The volume of distribution of tinzaparin sodium ranges from 3.1 L to 5.0 L. These values are similar in magnitude to blood volume, suggesting that the distribution of anti-Xa activity is limited to the central compartment.
Low molecular weight heparins are partially metabolized by desulphation and depolymerization.
In healthy volunteers, the elimination half-life following SC administration of 4,500 IU or 175 IU/kg tinzaparin sodium is approximately 3-4 hours based on anti-Xa activity. Clearance following IV administration of 4,500 IU tinzaparin sodium is approximately 1.7 L/hr. The primary route of elimination is renal.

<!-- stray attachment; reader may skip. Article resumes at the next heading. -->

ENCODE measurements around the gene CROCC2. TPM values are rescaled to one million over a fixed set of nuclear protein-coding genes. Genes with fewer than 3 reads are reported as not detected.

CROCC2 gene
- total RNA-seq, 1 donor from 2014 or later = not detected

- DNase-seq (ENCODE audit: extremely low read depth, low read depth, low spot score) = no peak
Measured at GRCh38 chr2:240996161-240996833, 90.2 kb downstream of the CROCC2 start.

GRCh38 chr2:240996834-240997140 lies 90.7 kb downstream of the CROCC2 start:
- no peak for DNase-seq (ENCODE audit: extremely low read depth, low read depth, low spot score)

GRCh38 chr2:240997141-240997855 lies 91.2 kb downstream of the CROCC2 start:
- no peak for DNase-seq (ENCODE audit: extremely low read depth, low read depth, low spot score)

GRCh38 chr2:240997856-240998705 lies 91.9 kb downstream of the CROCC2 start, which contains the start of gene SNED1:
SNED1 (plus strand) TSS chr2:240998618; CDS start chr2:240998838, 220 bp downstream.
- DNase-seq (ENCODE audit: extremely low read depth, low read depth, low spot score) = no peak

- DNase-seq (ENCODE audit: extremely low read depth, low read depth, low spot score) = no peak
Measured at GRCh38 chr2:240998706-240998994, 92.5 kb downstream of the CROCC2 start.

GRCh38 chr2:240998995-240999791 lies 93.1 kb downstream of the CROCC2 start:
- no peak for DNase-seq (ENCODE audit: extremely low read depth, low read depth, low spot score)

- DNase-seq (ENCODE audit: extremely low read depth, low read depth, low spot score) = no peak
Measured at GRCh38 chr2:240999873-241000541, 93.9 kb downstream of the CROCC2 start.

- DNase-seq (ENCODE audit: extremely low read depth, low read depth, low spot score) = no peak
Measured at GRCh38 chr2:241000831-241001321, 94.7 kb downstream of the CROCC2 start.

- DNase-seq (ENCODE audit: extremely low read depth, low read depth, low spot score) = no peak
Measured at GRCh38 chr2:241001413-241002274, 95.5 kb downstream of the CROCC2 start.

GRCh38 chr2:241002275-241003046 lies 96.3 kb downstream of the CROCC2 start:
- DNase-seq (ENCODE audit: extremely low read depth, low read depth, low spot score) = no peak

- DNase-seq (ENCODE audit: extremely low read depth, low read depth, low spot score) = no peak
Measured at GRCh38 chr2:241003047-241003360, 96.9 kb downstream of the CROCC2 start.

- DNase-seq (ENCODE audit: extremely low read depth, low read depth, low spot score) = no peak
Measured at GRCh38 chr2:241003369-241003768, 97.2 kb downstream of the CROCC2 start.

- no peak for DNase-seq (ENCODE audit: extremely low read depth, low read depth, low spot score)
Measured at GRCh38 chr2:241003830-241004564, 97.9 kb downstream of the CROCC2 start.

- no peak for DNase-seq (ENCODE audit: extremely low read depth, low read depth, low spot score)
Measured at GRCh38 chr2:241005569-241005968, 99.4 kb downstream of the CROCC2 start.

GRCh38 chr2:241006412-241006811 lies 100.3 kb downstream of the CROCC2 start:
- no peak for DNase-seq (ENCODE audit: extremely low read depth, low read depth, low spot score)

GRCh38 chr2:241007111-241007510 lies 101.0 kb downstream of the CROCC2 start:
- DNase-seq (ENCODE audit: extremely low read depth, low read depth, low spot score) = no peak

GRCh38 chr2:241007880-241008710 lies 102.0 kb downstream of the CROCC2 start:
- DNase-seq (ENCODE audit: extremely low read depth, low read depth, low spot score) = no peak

Anti-Xa concentrations from approximately 180 patients receiving SC tinzaparin sodium once daily (175 IU/kg body weight) as the treatment of proximal DVT and approximately 240 patients undergoing elective hip replacement surgery receiving SC tinzaparin sodium once daily (~65 IU/kg body weight) were analyzed by population pharmacokinetic methods. The results indicate that neither age nor gender significantly alter tinzaparin sodium clearance based on anti-Xa activity (see PRECAUTIONS , General ). However, a reduction in tinzaparin sodium clearance was observed in patients with impaired renal function (reduced calculated creatinine clearance). Weight is also an important factor for the prediction of tinzaparin sodium clearance, consistent with the recommendation that INNOHEP therapy be based on weight-adjusted dosing (see DOSAGE AND ADMINISTRATION ).